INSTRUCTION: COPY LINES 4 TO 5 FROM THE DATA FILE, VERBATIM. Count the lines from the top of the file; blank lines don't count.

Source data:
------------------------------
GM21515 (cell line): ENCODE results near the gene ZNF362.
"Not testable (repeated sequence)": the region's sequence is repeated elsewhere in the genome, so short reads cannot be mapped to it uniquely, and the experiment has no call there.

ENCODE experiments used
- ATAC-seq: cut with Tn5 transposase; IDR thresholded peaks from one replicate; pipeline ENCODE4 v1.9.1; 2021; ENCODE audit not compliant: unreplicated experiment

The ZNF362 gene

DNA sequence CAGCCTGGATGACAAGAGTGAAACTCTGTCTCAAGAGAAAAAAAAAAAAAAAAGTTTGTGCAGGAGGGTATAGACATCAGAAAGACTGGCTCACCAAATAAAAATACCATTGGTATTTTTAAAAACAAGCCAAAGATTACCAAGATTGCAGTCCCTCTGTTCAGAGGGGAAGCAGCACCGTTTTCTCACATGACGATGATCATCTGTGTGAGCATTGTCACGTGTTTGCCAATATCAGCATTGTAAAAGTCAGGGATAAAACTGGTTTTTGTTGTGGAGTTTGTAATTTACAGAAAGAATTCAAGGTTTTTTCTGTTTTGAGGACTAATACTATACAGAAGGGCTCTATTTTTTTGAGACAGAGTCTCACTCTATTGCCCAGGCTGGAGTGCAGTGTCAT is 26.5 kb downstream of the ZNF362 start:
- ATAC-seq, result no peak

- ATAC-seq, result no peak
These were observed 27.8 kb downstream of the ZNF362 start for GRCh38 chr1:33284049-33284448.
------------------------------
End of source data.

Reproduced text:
- ATAC-seq: cut with Tn5 transposase; IDR thresholded peaks from one replicate; pipeline ENCODE4 v1.9.1; 2021; ENCODE audit not compliant: unreplicated experiment

The ZNF362 gene